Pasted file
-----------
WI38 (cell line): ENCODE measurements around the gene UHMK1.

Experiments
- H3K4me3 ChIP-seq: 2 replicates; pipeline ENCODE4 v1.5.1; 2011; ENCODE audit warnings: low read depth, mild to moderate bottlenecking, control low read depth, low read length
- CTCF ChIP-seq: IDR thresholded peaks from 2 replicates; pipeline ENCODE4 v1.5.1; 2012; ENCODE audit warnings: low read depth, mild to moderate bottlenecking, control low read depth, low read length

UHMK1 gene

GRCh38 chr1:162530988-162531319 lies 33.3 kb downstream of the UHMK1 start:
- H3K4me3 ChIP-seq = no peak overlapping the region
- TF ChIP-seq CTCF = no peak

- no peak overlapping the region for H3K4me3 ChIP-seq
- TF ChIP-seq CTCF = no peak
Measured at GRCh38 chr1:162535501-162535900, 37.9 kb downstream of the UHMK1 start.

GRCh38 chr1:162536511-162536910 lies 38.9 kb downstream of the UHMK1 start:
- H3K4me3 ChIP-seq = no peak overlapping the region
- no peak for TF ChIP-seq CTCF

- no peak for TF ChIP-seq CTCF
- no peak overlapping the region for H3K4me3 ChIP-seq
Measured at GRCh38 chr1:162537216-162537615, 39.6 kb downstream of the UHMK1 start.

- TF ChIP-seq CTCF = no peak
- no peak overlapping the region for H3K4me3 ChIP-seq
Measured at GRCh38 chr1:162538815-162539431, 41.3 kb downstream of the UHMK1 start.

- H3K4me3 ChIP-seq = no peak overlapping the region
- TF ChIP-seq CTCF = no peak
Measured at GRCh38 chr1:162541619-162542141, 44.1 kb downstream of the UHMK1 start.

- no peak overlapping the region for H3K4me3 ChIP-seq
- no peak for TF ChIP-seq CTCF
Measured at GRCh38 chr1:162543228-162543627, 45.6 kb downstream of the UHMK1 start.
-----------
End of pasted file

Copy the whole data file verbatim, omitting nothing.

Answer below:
WI38 (cell line): ENCODE measurements around the gene UHMK1.

Experiments
- H3K4me3 ChIP-seq: 2 replicates; pipeline ENCODE4 v1.5.1; 2011; ENCODE audit warnings: low read depth, mild to moderate bottlenecking, control low read depth, low read length
- CTCF ChIP-seq: IDR thresholded peaks from 2 replicates; pipeline ENCODE4 v1.5.1; 2012; ENCODE audit warnings: low read depth, mild to moderate bottlenecking, control low read depth, low read length

UHMK1 gene

GRCh38 chr1:162530988-162531319 lies 33.3 kb downstream of the UHMK1 start:
- H3K4me3 ChIP-seq = no peak overlapping the region
- TF ChIP-seq CTCF = no peak

- no peak overlapping the region for H3K4me3 ChIP-seq
- TF ChIP-seq CTCF = no peak
Measured at GRCh38 chr1:162535501-162535900, 37.9 kb downstream of the UHMK1 start.

GRCh38 chr1:162536511-162536910 lies 38.9 kb downstream of the UHMK1 start:
- H3K4me3 ChIP-seq = no peak overlapping the region
- no peak for TF ChIP-seq CTCF

- no peak for TF ChIP-seq CTCF
- no peak overlapping the region for H3K4me3 ChIP-seq
Measured at GRCh38 chr1:162537216-162537615, 39.6 kb downstream of the UHMK1 start.

- TF ChIP-seq CTCF = no peak
- no peak overlapping the region for H3K4me3 ChIP-seq
Measured at GRCh38 chr1:162538815-162539431, 41.3 kb downstream of the UHMK1 start.

- H3K4me3 ChIP-seq = no peak overlapping the region
- TF ChIP-seq CTCF = no peak
Measured at GRCh38 chr1:162541619-162542141, 44.1 kb downstream of the UHMK1 start.

- no peak overlapping the region for H3K4me3 ChIP-seq
- no peak for TF ChIP-seq CTCF
Measured at GRCh38 chr1:162543228-162543627, 45.6 kb downstream of the UHMK1 start.